Fallen apples

Familial ties, fairytales and the forbidden fruit

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  • Published 20221101
  • ISBN: 978-1-922212-74-0
  • Extent: 264pp
  • Paperback (234 x 153mm), eBook

‘THE APPLE DOESN’T fall far from the tree,’ said the woman from the abortion clinic on the other end of the phone. She repeated this proverb or idiom – with Turkish, Germanic and Russian origins – several times during our conversation.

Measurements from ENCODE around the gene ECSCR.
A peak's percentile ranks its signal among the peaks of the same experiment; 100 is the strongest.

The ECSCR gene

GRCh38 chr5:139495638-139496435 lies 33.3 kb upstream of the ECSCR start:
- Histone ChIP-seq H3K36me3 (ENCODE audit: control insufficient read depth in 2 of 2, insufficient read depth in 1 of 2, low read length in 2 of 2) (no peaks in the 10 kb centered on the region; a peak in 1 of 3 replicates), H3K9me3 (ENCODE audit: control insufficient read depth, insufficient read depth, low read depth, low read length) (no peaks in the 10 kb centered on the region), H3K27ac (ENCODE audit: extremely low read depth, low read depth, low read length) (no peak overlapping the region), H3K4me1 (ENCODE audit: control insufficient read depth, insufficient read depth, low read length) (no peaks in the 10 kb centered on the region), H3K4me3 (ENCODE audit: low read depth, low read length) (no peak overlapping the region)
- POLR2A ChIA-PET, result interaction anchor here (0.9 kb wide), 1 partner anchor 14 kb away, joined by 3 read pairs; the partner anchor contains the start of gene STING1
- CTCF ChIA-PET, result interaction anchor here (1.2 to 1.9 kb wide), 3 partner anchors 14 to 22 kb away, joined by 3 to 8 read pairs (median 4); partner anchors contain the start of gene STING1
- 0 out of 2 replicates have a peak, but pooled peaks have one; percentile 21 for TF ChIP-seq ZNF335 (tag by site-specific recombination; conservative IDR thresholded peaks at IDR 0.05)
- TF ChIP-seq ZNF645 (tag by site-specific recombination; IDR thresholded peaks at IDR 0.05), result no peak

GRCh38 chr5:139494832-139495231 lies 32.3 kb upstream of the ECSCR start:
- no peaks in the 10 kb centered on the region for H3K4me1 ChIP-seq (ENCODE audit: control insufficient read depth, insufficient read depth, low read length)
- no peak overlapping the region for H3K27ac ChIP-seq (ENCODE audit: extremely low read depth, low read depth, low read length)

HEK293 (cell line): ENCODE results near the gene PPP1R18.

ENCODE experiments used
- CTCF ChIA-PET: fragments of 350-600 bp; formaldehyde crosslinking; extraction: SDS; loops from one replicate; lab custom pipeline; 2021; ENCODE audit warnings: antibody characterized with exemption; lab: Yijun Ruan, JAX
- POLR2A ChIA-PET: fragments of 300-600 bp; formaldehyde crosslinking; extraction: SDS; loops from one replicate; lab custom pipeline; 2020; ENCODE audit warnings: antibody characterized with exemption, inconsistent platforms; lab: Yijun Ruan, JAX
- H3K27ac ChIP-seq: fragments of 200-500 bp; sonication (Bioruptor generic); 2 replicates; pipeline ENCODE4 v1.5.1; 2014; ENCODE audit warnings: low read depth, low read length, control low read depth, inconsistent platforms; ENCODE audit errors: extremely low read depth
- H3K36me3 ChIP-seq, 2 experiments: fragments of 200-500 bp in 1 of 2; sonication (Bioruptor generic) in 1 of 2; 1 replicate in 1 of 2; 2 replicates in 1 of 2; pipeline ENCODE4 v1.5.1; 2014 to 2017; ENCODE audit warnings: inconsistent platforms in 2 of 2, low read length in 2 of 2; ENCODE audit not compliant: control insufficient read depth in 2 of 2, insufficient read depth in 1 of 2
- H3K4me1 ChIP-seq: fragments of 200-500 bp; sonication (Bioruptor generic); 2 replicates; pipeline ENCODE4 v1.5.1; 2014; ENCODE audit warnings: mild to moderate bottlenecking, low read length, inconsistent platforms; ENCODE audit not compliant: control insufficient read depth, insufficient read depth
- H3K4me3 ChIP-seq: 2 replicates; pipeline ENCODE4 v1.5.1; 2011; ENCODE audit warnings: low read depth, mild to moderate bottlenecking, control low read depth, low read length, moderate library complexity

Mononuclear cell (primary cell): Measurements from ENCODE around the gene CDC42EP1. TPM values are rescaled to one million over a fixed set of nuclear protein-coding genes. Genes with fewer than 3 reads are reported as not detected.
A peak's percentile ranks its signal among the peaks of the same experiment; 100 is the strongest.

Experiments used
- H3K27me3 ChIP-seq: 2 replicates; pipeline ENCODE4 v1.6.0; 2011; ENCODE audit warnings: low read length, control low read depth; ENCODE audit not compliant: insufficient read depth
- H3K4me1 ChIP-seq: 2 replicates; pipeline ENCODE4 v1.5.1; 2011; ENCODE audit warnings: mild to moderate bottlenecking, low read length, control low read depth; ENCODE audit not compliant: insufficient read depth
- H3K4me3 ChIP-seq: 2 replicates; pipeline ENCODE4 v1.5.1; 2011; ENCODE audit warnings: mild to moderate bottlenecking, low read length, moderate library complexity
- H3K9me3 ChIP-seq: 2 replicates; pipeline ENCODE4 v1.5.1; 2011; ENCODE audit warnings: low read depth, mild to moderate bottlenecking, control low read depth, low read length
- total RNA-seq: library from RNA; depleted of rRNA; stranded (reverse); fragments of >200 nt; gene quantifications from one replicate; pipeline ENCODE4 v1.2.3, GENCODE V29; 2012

I could not bring myself to agree or disagree with her insinuation, curled in my grandmother’s worn chintz recliner. The broken left arm of this enormous chair hung like a disfigured bird’s wing. Of all the reasons I was considering a termination, the genetic taint of a man who was emotionally unstable at best, physically violent at worst, was not one of them. Did this woman, I wonder now, also use this strained apple and tree analogy, implying nature trumps nurture, on traumatised rape victims? It does have a simple, appealing logic, even if its bucolic imagery – a fallen apple resting on a soft blanket of grass, protected by the leafy abundance of the mother tree – couldn’t be further from the reality of deciding to terminate a pregnancy.

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